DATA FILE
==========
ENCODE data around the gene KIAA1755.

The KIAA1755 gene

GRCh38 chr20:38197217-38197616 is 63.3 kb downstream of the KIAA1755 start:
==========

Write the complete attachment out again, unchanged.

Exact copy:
ENCODE data around the gene KIAA1755.

The KIAA1755 gene

GRCh38 chr20:38197217-38197616 is 63.3 kb downstream of the KIAA1755 start: